By contrast, the responses regarding the interest of young people in politics show a different picture. In the 1990s, interest in politics increased from one survey to the next, but in this decade the trend has peaked. At the moment, 43% of young people are at least ‘somewhat interested’ in politics. Nearly as many (35%) are only a little interested, and the percentage of those who are not interested at all is the highest ever measured (22%). Indeed, the most notable change compared with the previous survey is the increase in the percentage of those not interested in politics at all, while the percentage of those interested in politics has remained just about the same. It is important to monitor how interested (or not) young people are in politics, but we must remember that this says nothing about how young people view politics or about how the existing interest could be channelled into political activism.
As this is a municipal election year, the survey explored young people’s interest in municipal politics, which turned out to be clearly lower than interest in politics in general, and slightly lower than the same figure ten years ago. How these apparently conflicting trends manifest themselves in voter turnout in the local elections in the autumn is uncertain for many different reasons. Survey results do not directly translate into voter turnout, and elections involve factors that not even the best calculations can account for. However, the results of the Youth Barometer allow for a cautious prediction of a slight increase in voter turnout among young people.
Concern for young people not voting is one factor fuelling the debate on online voting. Young people themselves estimate that if online voting were introduced, voter turnouts would increase. More than half think that they themselves would vote more frequently, and virtually no one believes that online voting would decrease their voting frequency. Also, more than 90% of respondents believe that online voting would improve the voting frequency of young people other than themselves.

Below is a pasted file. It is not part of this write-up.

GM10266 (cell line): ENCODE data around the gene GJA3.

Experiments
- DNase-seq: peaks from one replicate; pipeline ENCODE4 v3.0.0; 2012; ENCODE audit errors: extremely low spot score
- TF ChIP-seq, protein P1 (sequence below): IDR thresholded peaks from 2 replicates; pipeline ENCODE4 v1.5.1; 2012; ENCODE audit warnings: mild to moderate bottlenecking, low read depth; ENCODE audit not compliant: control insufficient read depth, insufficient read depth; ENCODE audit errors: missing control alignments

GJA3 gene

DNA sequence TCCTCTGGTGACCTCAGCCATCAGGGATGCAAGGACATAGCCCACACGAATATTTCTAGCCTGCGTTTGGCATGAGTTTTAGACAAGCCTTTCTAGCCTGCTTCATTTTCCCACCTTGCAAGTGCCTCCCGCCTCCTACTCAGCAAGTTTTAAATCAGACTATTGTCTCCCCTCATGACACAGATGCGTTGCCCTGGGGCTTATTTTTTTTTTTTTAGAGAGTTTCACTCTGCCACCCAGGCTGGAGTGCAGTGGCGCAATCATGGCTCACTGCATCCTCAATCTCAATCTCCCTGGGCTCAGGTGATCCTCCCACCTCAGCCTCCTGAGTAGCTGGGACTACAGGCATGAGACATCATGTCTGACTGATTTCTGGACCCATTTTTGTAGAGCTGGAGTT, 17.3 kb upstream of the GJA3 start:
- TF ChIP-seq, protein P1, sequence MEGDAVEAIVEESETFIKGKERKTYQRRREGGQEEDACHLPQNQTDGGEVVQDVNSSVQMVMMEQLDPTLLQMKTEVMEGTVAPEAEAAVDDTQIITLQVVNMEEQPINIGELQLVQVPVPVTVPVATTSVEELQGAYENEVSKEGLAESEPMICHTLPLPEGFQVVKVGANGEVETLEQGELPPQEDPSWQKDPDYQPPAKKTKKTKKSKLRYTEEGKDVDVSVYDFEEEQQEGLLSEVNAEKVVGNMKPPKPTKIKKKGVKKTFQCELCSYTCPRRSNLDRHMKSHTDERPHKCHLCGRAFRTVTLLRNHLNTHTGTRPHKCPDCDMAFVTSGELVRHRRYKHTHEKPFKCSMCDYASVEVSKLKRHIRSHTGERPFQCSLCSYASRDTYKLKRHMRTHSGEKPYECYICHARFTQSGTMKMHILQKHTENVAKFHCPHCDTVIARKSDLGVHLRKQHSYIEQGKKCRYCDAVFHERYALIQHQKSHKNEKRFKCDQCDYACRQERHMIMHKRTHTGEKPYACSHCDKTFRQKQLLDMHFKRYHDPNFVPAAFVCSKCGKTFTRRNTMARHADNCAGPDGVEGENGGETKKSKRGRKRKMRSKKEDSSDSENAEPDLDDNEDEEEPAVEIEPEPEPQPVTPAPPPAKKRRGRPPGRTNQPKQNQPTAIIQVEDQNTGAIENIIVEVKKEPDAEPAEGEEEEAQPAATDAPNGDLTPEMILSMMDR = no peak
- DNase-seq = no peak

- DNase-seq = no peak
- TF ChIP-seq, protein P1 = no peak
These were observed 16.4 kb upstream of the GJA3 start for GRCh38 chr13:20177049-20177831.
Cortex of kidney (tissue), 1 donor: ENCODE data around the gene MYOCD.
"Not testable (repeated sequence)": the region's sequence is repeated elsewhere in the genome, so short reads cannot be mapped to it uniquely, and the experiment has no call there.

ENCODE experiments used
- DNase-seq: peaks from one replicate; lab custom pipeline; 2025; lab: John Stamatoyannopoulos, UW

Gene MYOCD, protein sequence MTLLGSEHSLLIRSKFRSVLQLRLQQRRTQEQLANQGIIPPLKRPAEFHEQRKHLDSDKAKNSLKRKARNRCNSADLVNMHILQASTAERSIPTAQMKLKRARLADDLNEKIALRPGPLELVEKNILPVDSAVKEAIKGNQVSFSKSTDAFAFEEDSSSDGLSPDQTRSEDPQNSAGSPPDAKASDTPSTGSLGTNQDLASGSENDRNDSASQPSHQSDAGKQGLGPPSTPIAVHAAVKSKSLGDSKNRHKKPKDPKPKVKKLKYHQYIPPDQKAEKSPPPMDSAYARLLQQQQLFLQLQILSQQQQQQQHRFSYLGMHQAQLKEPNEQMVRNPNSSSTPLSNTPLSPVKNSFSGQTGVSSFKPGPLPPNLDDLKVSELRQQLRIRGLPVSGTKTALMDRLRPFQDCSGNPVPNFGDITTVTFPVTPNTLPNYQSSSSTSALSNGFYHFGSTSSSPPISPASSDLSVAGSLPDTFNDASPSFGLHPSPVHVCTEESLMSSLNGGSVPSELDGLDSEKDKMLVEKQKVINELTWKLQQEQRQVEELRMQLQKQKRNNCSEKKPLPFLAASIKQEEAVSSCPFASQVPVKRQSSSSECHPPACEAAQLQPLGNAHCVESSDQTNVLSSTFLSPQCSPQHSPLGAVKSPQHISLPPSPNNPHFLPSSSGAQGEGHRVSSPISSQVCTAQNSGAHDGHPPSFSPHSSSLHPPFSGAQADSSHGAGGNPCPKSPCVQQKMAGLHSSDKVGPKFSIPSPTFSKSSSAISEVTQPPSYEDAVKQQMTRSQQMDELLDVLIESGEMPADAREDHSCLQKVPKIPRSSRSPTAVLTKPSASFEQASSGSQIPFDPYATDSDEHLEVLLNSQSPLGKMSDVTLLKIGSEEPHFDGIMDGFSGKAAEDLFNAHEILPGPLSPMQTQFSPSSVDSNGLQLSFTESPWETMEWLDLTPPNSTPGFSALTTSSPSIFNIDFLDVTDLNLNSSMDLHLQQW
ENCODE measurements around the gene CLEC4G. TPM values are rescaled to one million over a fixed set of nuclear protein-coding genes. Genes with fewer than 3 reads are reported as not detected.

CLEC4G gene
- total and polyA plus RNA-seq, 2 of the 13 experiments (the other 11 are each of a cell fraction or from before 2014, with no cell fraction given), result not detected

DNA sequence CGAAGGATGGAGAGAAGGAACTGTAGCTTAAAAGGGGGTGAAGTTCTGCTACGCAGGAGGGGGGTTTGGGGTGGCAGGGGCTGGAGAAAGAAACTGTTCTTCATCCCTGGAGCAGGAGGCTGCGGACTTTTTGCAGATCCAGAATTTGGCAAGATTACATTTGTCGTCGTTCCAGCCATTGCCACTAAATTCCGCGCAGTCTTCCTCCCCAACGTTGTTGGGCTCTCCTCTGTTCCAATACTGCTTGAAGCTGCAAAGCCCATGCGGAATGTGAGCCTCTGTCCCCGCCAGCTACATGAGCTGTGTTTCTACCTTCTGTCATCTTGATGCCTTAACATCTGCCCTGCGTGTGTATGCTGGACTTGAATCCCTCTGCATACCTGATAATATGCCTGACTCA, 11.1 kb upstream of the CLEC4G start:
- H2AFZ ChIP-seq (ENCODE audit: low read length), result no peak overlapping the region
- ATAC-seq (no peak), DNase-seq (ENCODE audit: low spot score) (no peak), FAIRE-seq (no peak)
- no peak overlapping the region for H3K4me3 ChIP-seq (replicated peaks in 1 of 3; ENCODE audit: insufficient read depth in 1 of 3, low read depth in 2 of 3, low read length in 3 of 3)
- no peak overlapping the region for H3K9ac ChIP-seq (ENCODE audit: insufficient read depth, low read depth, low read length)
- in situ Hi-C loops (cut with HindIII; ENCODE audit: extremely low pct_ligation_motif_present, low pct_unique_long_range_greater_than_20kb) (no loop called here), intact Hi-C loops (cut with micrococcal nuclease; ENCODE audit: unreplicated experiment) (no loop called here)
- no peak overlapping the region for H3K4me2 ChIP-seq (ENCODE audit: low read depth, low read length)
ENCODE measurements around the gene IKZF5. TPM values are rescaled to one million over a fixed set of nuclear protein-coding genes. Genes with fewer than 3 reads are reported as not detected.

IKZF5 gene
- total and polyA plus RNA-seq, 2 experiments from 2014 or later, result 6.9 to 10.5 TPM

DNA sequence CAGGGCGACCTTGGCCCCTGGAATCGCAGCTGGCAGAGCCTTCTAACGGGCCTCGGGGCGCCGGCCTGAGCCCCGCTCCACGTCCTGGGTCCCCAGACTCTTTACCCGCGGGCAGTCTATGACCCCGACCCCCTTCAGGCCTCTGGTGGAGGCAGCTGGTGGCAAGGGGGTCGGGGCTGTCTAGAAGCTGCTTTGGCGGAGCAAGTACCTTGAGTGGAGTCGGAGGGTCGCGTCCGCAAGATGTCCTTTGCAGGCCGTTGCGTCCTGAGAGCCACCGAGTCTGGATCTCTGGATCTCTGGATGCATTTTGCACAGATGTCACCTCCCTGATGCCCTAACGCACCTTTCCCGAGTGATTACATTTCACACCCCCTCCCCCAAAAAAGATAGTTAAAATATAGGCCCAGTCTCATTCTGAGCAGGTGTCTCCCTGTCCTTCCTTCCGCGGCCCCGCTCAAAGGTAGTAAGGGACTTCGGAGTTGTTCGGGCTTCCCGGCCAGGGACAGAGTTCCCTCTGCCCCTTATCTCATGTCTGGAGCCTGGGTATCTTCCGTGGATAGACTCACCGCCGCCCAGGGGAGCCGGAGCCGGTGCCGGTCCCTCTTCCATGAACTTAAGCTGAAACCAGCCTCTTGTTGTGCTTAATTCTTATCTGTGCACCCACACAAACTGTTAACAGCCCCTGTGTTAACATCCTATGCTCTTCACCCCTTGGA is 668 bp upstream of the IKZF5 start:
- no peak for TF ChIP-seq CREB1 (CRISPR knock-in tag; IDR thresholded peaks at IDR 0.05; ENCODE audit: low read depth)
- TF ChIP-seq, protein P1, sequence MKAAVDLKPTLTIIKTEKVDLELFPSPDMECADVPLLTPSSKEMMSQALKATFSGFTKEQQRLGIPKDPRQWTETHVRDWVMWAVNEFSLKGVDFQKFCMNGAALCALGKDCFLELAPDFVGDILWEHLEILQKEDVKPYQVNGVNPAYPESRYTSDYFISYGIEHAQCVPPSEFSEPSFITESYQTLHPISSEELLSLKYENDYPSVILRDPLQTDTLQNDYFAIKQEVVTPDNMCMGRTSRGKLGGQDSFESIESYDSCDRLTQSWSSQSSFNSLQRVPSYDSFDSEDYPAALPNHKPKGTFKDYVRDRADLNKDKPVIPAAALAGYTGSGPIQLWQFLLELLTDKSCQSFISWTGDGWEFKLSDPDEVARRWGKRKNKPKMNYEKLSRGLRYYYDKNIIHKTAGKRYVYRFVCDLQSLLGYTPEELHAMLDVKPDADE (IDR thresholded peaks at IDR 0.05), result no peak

Social participation by young people involves much more than just pre-election concerns about how or whether young people vote. The Youth Barometer also explored young people’s experiences of whether they have been able to make a genuine difference in their local community. The results are not encouraging. Responses were given on a scale of 1 to 5, and top scores of 4 or 5 were given by fewer than one in five respondents. About one in three gave a 3 in response to whether they have been able to influence things in their community, but a huge 42% considered that they have no influence at all. Young people are also not very impressed with how seriously decision-makers in their city or municipality take young people. Only one in six respondents believed that decision-makers see young people as seriously worth talking to or as partners in decision-making in some or all matters. One in ten feel that young people are not taken seriously in any matters. These results should be noted well, because growing into an active citizen requires that young people feel that their opinions matter.
In addition to influence, young people were also asked about their views on the content of municipal policy. The percentage of young people who would accept an increase in municipal tax if the money were put into improving local services has increased from one in four in 1996 to 45%. The majority of young people also feel that a municipality should produce its principal welfare services itself. Related to this is the fact that compared with a municipal survey ten years ago attitudes are now much more critical about putting local services to competitive tender. In 1996, two out of three young people considered it favourable for the local authority to compete with private service providers, but this figure has now dropped to 40%.